Photo Credit: COURTESY OF UBER TECHNOLOGIES INC. - UberX drivers began answering ride requests inside the city of Portland Friday, Dec. 5. The city is unhappy with that decision and is suing the company to block its operation here.Portland sued Uber Inc. on Monday for launching its app-based, private person-to-person ride service Friday in violation of city policies governing taxis and other paid ride services.

In a lawsuit filed Monday in Multnomah County Circuit Court against Uber Technologies Inc., the city documented that the San Francisco company started operating private-for hire transportation services in Portland without a permit. The lawsuit was quickly transferred to U.S. District Court in Portland.

“Our main concern is public health and safety, because the state invested in the cities the responsibility to do that," Mayor Charlie Hales said Monday, explaining the basis for the lawsuit. "Beyond that, though, is the issue of fairness. Taxi cab companies follow rules on public health and safety. So do hotels and restaurants and construction companies and scores of other service providers. Because everyone agrees: good regulations make for a safer community. Uber disagrees, so we’re seeking a court injunction.”

Uber officials have not commented on the lawsuit. A company website urged supporters to write to Hales and demand that Uber be allowed to operate without hassles.

"On December 5th, Uber answered the call of thousands in Portland to bring a reliable, safe transportation option to the community," according to an unsigned post on a company website. "But despite our steadfast efforts to give the people what they want, some local officials are working to keep Uber out of Portland and protect a status quo that simply doesn’t meet the city’s needs.

"The bottom line is this: Drivers deserve an opportunity to earn a living and Portlanders deserve a safe, hassle-free transportation option. And we will fight for you to have that right until it’s a reality."

Late Monday afternoon, Uber asked that the lawsuit be moved into federal court. Uber Seattle's General Manager Brooke Steger, claimed in court documents that the company could lose more than $100,000 in profits if it was required to go through the city's regulation process.

"If Uber is prohibited from operating its business in the city of Portland, Uber would suffer significant lost profits," Steger said in court documents.

Canceled rides

City Commissioner Steve Novick, who oversees the Portland Bureau of Transportation, says the city is prepared to hit Uber and its drivers with civil and criminal penalties for operating without required permits and inspections. Portland requires permits for drivers and companies that offer taxi or executive sedan service within the city limits.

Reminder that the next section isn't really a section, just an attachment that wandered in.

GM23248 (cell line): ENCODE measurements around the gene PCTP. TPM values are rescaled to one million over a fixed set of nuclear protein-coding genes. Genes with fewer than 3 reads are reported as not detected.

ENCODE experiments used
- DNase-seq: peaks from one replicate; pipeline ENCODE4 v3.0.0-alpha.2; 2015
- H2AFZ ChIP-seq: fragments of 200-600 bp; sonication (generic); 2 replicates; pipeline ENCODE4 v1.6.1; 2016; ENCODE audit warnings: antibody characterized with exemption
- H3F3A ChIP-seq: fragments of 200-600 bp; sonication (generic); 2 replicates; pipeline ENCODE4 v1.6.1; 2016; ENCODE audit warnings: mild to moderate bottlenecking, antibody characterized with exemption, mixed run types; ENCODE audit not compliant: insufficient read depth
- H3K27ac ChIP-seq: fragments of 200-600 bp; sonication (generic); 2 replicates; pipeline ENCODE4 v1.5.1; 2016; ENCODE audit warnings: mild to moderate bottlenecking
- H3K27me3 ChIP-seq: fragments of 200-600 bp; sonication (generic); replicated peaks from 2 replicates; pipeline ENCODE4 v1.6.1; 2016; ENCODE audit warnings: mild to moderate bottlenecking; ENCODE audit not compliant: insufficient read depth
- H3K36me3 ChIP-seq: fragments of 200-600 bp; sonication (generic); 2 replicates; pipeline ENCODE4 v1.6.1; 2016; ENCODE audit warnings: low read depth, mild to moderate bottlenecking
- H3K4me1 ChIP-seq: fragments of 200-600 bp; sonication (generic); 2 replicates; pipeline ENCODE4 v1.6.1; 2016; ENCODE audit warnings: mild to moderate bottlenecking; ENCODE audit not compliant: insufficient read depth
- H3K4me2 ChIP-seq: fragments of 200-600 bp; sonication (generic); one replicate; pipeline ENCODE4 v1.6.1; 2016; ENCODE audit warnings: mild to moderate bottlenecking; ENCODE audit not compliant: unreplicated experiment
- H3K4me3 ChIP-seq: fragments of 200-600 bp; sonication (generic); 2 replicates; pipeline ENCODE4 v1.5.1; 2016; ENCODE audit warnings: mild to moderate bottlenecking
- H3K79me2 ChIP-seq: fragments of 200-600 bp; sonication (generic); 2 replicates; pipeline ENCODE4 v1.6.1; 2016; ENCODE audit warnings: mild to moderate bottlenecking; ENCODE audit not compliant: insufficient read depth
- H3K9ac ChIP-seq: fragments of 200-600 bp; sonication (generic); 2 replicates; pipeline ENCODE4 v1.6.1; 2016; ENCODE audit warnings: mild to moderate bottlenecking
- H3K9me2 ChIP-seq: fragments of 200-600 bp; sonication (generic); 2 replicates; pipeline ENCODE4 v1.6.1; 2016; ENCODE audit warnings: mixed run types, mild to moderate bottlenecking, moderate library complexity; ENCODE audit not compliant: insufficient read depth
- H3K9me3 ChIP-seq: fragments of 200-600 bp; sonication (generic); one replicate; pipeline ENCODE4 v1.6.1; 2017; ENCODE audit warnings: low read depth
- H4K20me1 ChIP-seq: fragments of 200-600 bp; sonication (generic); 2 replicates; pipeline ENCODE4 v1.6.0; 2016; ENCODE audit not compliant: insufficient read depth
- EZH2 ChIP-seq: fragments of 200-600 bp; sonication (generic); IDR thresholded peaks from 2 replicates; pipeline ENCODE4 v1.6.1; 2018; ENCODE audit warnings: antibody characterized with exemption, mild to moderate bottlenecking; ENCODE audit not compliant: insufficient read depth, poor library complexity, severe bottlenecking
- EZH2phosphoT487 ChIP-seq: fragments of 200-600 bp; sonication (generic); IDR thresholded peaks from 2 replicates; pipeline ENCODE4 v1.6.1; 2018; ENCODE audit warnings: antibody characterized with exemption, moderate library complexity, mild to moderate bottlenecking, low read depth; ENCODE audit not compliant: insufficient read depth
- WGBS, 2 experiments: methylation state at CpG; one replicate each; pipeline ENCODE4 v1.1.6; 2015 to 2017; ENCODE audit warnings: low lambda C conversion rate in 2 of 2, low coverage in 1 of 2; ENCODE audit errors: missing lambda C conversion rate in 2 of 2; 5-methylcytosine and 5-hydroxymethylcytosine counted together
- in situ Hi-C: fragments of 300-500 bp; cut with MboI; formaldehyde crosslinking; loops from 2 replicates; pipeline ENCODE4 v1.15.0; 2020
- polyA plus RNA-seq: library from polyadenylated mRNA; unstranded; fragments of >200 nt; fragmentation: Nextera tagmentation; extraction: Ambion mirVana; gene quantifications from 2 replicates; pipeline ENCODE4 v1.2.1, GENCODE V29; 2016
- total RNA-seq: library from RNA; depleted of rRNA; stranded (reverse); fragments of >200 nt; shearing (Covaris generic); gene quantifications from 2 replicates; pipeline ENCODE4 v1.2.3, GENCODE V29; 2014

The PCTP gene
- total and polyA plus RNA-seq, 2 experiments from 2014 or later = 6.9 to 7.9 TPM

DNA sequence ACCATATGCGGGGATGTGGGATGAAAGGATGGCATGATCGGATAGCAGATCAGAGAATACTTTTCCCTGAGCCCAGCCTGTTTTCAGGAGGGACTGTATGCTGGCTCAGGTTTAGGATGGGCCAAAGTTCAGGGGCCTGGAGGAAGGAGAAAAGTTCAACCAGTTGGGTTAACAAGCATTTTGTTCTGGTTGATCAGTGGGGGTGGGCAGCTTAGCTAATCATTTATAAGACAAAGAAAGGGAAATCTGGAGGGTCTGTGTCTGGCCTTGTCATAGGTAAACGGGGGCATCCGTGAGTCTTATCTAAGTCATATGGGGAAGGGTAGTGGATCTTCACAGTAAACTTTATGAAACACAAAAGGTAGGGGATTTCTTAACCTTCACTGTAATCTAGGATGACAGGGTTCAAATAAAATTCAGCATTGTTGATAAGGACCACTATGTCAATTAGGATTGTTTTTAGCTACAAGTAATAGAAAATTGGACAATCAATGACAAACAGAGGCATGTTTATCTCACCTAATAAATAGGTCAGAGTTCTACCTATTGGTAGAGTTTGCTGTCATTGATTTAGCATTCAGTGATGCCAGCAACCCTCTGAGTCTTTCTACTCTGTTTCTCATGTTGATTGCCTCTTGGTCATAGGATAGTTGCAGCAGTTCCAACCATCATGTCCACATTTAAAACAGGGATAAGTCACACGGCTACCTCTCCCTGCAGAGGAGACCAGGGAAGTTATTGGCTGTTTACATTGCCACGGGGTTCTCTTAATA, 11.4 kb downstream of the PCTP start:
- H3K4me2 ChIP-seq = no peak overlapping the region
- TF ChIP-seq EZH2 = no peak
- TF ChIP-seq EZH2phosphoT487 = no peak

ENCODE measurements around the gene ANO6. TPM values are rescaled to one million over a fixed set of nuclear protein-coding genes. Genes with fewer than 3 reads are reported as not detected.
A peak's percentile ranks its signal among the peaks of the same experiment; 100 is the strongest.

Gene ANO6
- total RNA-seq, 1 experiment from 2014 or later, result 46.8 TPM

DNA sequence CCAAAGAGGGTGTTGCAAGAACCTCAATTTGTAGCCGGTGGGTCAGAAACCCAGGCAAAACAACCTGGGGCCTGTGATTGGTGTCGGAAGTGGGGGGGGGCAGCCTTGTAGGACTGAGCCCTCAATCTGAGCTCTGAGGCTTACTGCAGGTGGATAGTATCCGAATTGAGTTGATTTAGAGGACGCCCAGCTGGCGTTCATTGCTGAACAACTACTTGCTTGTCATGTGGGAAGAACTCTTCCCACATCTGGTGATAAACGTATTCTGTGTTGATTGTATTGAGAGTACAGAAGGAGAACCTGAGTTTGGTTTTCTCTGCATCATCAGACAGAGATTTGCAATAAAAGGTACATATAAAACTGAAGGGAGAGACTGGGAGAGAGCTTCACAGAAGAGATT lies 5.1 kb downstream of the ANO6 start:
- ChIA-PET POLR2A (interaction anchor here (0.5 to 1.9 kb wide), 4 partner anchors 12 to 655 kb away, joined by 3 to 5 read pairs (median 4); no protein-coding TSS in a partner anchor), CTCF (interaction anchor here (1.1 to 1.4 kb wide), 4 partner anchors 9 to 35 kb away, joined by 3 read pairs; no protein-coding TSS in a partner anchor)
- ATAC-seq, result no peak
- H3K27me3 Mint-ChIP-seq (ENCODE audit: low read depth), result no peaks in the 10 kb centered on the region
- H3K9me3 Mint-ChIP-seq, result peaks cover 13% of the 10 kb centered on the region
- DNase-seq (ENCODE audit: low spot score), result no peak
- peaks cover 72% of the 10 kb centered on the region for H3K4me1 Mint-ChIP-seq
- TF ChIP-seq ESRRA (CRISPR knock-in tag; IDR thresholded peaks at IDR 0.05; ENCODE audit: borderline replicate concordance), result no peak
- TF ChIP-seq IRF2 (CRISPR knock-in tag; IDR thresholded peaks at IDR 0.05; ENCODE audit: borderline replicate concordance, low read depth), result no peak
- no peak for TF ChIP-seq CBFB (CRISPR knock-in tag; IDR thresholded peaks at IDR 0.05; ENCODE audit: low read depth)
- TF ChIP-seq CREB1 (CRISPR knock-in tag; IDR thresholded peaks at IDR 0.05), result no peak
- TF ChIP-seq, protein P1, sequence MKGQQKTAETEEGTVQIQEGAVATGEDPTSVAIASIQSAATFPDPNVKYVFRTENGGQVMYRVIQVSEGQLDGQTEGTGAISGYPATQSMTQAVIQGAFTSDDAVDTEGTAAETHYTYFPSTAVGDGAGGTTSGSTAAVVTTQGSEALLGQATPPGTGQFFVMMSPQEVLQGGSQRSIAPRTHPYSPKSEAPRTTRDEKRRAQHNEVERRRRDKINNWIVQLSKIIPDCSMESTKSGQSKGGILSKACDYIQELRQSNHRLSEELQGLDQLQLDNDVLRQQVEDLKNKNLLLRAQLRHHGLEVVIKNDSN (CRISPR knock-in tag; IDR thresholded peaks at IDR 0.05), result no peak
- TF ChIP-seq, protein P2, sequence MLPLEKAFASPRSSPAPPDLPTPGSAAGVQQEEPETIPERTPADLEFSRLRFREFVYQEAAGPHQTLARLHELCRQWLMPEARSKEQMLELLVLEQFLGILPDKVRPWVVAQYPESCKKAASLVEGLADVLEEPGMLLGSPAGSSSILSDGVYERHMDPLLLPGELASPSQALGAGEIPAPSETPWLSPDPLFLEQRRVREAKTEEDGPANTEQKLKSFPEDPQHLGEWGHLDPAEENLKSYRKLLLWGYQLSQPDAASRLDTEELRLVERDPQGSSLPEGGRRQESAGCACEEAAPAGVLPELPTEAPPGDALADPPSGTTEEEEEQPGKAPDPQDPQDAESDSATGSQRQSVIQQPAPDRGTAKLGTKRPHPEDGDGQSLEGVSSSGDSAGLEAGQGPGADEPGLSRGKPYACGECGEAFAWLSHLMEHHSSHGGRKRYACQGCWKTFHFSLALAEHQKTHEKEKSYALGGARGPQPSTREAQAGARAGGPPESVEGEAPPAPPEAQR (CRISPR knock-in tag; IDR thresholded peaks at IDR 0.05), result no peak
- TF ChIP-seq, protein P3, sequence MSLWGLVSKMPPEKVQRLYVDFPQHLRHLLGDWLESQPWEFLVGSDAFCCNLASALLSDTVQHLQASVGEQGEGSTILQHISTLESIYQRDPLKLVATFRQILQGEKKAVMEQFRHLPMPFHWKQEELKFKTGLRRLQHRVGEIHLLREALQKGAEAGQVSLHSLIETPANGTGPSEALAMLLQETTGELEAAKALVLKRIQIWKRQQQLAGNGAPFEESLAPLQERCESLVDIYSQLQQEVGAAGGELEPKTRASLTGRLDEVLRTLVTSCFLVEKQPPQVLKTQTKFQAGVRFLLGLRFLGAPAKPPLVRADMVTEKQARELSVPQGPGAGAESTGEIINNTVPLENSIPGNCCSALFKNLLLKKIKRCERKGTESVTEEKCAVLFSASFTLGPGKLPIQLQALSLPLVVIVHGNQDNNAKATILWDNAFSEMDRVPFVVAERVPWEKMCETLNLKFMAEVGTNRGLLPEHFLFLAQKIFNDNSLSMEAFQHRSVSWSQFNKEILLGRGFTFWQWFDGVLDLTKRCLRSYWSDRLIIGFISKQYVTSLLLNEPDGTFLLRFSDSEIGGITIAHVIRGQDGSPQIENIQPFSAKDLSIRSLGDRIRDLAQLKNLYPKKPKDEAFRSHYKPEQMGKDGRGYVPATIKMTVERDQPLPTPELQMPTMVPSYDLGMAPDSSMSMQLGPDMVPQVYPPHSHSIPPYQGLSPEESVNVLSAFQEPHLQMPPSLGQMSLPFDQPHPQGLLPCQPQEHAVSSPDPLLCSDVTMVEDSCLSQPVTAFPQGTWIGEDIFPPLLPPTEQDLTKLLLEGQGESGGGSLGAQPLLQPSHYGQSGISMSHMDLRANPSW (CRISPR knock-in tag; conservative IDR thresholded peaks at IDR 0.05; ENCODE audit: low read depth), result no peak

“If Uber thinks there should be no maximum price on what they charge Portlanders, they should make their case to the Portland City Council," Novick said. "If Uber thinks taxi companies shouldn’t have to serve people with disabilities, they should make their case. If Uber thinks taxis should not have to have proper insurance in case of a crash, they should tell us why we should allow that.”

According to the city, Uber drivers accepted and then later canceled two rides requested by Portland Bureau of Transportation enforcement officials Friday night, Dec. 5. Uber drivers provided three rides to city enforcement officials Saturday night, Dec. 6. Uber officials posted announcements on the company blog publicizing that it would begin operating in Portland Friday evening.

PBOT issued two civil penalties to Uber on Monday, one for operating without a company permit and another for operating without a vehicle permit.

The lawsuit seeks declaratory relief that Uber is subject to and in violation of the city of Portland’s private for-hire transportation regulations and administrative rules. Portland's lawsuit is asking a court to declare that Uber is subject to city regulations. The lawsuit also asks the court to order Uber to stop operating in Portland until it is in compliance with the city’s safety, health and consumer protection rules.

An attorney representing Portland also issued a cease-and-desist order Monday to Uber for unauthorized use of the image of the historic Old Town “Portland, Oregon” sign on the Uber website. The sign’s image is a trademark registered with the state. According to the attorney, if Uber does not cease all commercial use of the sign by 5 p.m. Thursday, Dec. 11, the city is prepared to seek a court order, damages and attorney’s fees.

Reporter Kevin L. Harden contributed to this story.